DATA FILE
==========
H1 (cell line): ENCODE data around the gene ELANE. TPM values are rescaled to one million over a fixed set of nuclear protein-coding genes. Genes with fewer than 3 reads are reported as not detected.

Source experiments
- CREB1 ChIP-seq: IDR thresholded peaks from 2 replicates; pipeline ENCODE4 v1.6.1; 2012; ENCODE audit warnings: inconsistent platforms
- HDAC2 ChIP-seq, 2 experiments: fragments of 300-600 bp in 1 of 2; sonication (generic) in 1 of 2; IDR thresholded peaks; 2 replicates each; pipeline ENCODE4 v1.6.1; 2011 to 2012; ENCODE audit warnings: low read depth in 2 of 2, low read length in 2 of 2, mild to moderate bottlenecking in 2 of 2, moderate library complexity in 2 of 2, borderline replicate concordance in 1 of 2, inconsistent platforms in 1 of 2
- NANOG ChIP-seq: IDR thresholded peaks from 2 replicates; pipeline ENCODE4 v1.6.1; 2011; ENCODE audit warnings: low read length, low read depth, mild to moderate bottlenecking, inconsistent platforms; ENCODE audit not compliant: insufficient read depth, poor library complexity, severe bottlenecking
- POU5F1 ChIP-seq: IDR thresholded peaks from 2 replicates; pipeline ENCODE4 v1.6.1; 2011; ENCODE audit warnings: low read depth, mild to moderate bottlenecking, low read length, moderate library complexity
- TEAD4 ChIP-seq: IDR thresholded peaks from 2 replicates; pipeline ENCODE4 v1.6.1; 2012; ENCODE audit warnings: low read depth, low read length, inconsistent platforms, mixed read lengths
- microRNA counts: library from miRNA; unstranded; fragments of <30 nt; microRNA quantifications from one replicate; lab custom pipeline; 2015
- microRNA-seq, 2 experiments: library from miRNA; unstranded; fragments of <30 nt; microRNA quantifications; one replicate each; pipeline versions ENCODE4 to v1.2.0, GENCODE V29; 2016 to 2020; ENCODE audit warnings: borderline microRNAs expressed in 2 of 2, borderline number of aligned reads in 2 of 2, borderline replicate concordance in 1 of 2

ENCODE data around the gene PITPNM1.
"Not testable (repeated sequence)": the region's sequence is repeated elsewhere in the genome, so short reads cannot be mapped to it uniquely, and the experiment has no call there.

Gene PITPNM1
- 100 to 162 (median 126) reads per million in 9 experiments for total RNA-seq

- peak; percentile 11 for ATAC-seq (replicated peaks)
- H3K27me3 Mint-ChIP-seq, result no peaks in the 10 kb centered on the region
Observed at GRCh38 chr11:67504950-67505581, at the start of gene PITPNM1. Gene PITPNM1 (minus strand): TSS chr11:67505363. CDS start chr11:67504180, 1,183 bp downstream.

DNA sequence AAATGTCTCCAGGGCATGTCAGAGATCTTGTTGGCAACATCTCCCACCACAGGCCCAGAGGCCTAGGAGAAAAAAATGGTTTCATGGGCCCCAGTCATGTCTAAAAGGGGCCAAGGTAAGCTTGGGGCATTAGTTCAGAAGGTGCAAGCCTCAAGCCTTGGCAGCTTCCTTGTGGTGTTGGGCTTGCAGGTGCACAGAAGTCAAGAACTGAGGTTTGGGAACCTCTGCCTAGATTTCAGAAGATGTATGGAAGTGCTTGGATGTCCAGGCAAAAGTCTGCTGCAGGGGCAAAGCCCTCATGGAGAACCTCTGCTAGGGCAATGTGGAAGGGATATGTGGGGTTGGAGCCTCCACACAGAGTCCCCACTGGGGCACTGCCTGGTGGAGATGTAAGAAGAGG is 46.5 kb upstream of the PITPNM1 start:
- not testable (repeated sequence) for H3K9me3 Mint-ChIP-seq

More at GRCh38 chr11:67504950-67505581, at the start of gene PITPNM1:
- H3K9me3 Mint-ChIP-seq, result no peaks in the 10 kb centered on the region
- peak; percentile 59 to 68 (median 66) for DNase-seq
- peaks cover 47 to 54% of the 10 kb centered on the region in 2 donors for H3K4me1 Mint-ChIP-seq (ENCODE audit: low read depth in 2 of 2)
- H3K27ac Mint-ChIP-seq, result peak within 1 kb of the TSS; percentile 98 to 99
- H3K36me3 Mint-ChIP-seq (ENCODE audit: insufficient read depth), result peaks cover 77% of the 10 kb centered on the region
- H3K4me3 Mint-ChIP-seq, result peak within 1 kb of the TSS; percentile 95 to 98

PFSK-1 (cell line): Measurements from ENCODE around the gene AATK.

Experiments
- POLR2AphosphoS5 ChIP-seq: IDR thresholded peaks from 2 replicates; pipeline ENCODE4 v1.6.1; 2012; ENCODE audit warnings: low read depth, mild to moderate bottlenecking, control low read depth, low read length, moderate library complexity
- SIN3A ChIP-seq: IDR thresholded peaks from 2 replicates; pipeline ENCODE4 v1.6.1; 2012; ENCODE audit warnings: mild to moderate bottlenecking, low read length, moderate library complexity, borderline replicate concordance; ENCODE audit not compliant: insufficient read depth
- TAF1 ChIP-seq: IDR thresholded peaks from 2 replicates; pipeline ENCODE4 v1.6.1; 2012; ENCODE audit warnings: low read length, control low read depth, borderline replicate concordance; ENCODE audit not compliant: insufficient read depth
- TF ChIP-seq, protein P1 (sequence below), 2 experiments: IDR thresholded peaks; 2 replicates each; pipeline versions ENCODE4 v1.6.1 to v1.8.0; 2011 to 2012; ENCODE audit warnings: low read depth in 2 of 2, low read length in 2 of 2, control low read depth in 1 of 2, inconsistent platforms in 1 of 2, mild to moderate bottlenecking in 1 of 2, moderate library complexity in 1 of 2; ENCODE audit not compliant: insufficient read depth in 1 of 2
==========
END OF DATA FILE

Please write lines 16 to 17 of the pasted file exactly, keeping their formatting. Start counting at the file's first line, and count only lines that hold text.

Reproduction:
Observed at GRCh38 chr11:67504950-67505581, at the start of gene PITPNM1. Gene PITPNM1 (minus strand): TSS chr11:67505363. CDS start chr11:67504180, 1,183 bp downstream.

DNA sequence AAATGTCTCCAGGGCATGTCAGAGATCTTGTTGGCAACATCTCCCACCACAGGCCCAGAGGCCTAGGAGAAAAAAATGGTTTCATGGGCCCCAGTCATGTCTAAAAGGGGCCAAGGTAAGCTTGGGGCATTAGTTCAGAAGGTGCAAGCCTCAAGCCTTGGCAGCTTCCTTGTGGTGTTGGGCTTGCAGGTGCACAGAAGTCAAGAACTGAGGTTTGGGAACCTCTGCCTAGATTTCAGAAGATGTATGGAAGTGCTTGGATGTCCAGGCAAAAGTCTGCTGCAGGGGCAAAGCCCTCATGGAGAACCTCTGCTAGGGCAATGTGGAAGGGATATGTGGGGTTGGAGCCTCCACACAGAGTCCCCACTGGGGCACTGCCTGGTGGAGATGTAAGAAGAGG is 46.5 kb upstream of the PITPNM1 start: